But as soon as I finished The Goblin Emperor I had the urge to immediately start reading it again from the beginning, which is one of the two things that will pretty much get a book a 5 star rating from me when it might not otherwise quite deserve it. (The other is when I immediately start looking up other books the author has written and considering which one to buy.) The world-building is unusually strong and well-thought out. Maia is a sympathetic and intelligent (if sometimes awkward) protagonist. If Addison writes a sequel, I’m there.
The Goblin Emperor is, quite simply, utterly entrancing. Katherine Addison has created a wholly wonderful, deeply treacherous, thoroughly realistic empire and then thrust the most unlikely of rulers into a writhing snake pit — but, miraculously, it doesn’t ruin him. It doesn’t break him, doesn’t drag him down into the filth and corruption, but rather, Emperor Edrehasivar VII (or, if you please, just Maia) manages to retain his compassion and empathy, becoming a wholly new kind of emperor, and one that is sorely needed amidst the schemers and murderers and ordinary people just trying to get through another day.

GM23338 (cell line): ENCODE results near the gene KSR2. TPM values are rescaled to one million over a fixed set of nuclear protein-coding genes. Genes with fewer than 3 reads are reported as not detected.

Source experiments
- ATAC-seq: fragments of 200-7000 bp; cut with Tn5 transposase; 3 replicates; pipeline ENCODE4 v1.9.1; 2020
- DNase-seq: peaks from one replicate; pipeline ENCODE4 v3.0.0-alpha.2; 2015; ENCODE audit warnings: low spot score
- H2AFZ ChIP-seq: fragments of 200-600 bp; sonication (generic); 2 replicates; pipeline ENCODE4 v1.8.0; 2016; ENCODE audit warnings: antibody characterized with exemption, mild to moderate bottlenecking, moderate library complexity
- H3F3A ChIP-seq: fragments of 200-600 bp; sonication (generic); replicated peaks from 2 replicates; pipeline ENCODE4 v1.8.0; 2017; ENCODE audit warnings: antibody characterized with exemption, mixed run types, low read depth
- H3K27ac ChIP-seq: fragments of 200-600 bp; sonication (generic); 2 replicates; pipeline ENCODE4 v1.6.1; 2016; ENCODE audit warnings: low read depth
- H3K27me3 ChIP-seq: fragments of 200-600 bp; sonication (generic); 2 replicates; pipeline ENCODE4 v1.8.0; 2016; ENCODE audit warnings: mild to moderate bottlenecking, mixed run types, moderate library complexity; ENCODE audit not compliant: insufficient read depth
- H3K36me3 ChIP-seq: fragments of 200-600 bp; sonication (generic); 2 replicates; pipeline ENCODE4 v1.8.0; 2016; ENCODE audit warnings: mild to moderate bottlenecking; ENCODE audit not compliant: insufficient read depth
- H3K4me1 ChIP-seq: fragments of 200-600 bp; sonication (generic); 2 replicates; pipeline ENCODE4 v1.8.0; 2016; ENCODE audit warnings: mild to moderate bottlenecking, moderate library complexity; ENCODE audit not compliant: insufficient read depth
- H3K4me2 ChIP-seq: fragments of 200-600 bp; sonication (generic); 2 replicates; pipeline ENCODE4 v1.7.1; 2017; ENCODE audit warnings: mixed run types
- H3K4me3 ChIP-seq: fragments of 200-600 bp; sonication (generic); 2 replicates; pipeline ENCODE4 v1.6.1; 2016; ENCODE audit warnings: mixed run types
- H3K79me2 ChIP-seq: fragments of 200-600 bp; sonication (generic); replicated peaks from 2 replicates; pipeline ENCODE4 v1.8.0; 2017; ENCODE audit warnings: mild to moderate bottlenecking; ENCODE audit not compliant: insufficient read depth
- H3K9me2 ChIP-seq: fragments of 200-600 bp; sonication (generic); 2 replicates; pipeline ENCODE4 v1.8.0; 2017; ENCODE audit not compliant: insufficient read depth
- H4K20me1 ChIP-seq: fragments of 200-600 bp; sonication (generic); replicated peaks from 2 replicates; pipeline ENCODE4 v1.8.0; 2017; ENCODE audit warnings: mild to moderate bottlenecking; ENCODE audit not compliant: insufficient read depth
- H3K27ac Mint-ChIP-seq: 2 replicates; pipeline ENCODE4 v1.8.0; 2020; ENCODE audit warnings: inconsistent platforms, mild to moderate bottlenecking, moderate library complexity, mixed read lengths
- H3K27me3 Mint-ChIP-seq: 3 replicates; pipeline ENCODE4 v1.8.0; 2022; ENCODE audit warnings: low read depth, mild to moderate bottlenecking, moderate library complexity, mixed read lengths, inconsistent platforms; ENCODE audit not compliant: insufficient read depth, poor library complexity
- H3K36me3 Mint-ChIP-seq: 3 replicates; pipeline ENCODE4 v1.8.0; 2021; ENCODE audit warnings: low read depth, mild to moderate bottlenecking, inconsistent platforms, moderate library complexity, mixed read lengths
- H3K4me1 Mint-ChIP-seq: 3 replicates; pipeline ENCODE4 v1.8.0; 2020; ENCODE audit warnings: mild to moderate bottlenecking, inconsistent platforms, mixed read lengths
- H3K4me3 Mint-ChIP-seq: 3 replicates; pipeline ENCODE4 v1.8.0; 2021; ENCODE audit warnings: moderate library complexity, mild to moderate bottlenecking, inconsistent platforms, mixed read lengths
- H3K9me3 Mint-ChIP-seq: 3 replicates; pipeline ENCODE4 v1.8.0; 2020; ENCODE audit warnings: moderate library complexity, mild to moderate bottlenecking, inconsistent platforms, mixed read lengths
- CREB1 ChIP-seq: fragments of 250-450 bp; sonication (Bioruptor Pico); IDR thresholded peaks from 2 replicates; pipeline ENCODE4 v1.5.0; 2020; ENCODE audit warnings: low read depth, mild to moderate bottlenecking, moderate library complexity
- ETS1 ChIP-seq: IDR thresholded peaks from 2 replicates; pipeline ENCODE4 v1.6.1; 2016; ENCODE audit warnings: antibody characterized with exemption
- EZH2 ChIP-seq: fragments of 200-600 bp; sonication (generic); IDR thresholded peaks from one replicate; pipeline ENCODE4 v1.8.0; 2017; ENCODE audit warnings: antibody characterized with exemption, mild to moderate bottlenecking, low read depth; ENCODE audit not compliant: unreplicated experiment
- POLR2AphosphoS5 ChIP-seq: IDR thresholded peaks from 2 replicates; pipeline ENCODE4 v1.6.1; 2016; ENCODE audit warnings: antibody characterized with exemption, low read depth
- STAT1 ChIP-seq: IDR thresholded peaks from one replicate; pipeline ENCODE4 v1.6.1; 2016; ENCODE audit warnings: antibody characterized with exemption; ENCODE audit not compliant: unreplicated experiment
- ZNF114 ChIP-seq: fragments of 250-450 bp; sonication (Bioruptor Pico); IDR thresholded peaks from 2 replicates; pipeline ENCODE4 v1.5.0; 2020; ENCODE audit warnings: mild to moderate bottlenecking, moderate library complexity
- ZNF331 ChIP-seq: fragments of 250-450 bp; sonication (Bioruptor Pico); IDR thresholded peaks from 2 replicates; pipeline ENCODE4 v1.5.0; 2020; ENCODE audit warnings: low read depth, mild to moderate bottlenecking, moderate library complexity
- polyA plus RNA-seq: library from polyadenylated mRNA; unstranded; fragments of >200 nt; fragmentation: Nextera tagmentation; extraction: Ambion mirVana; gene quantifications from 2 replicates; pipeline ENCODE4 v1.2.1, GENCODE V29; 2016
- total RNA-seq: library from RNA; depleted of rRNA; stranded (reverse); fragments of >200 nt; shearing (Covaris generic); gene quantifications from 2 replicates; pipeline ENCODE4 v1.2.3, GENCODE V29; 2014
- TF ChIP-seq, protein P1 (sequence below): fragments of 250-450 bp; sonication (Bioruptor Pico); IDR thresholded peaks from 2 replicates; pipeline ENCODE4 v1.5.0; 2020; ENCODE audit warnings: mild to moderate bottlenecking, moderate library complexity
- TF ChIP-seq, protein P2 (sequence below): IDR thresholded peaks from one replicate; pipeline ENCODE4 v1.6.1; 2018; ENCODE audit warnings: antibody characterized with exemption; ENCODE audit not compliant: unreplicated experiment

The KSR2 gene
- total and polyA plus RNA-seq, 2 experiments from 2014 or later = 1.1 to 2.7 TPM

Kate and Tadiana each address all the details, both large and small, that contribute to this being such a special novel: Addison’s gift of language-creation, her delicate spinning of courtly webs and intrigue, the little touches of magic amongst the clockwork contraptions, the absolutely brutal political gamesmanship. Maia’s innate goodness is balanced against his struggles to overcome his own impulses toward arrogance, vengeance, and fear, to perfect effect. I was immediately drawn into the descriptions of courtly etiquette, culture, and costuming, and it’s clear on every page how much thought and work Addison invested into making Maia’s world come alive. I’d been looking forward to reading The Goblin Emperor for a long while, and that anticipation was rewarded completely. I’ll be adding this novel to my list of must-rereads, and hopefully, the first stand-alone follow-up novel, The Witness for the Dead, will soon be joining it.